Ticketing company Ticketmaster has drawn the ire of some music fans for recently adjusting the language on its web site regarding refund policies. According to The New York Times, a few weeks ago — before the coronavirus outbreak forced the cancelation or postponement of most large events and public gatherings — it said people could get refunds "if your event is postponed, rescheduled or canceled"; now it lists only cancelation as a reason for getting your money back, though it suggests there may be other circumstances in which refunds might be considered.
A Ticketmaster representative told Pollstar at the end of March that the company has not made any changes to its refund policy in light of COVID-19. Ticketmaster's policy is still to refund all canceled events within 30 days, but postponed or delayed events may not offer refunds as an option.
The company wrote: "Given the unprecedented circumstances, event organizers are constantly assessing the situation and making determinations regarding refunds. If your event is not currently enabled for refunds, check back later, as this status may change."
Ticketmaster's refund-policy language change comes days after a Wisconsin man sued StubHub — the biggest marketplace for ticket resales — because the company dropped its refund policy, offering instead to issue coupons worth 120% of the purchase price in lieu of refunds.
StubHub said that the company had changed its longstanding refund policy because the coronavirus crisis's impact on the touring industry had put the company in an untenable position. "We are facing significant timing delays in recouping funds from the thousands of sellers on our platform, and expect these challenges to continue in the coming months," StubHub president Sukhinder Singh Cassidy wrote in an e-mail to users.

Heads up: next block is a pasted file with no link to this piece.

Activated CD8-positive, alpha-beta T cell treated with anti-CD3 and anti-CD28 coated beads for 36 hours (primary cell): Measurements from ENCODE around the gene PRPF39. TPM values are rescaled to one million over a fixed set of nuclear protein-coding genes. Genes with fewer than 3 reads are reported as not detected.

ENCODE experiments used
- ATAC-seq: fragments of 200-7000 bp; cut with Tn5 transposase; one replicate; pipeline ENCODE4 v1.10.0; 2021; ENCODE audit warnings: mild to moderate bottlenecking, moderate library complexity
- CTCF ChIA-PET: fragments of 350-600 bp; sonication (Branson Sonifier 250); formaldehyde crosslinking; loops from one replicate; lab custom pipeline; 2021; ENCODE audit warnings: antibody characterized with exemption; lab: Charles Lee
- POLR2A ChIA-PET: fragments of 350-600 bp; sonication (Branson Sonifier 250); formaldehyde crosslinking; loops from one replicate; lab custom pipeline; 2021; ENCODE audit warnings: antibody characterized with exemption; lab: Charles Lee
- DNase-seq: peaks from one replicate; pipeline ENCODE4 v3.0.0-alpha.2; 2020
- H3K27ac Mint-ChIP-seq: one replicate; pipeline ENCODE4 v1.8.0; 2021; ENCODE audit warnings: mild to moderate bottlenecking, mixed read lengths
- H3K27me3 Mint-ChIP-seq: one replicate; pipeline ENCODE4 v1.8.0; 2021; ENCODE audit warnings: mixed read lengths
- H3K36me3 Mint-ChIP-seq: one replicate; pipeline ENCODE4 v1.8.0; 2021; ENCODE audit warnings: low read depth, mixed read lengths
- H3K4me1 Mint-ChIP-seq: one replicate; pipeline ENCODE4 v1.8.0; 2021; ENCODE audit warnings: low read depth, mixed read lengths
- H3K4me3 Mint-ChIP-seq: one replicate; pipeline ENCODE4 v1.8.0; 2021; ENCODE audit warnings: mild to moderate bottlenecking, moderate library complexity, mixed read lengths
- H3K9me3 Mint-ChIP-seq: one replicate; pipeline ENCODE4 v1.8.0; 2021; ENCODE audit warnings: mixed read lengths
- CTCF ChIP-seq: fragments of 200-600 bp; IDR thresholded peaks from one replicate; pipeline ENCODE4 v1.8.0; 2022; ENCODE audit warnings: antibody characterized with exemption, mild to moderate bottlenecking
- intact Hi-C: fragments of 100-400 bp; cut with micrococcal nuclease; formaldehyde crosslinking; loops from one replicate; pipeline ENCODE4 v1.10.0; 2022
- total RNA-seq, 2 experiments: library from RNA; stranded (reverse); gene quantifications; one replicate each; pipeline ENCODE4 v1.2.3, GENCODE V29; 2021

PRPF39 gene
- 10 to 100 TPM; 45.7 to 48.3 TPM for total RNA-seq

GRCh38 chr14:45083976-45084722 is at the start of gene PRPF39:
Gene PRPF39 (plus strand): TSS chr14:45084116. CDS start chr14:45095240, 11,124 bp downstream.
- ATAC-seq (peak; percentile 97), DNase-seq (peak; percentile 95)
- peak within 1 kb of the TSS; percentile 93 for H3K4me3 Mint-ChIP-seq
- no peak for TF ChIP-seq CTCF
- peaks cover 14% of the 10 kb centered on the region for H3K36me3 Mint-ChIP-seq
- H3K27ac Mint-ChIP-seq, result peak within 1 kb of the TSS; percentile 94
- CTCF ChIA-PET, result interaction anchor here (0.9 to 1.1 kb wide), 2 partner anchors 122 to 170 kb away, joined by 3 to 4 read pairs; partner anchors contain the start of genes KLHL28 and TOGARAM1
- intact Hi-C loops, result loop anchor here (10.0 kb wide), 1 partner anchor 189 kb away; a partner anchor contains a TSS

Last month, S&P Global indicated that it is considering a serious downgrade of Ticketmaster's parent company, Live Nation, after taking on about $3.3 billion in long-term debt last year. "While the extent and duration of the impact on the live events industry are uncertain, we believe Live Nation Entertainment Inc.'s operating performance could be hurt by the growing number of postponed events, lower-than-expected attendance, or any future cancellations," S&P Global said.
There is little indication as to when we might get the coronavirus under control to the extent that public gatherings and normal business can resume. Even some of the more conservative estimates say certain areas may be locked down until the end of the summer and possibly into the fall.
Over the weekend, Dr. Ezekiel "Zeke" Emanuel, one of the key architects of the Affordable Care Act and a special adviser to the director general of the World Health Organization, told The New York Times that he doesn't anticipate it to be safe to return to concerts, sporting events and other mass public gatherings for another 18 months.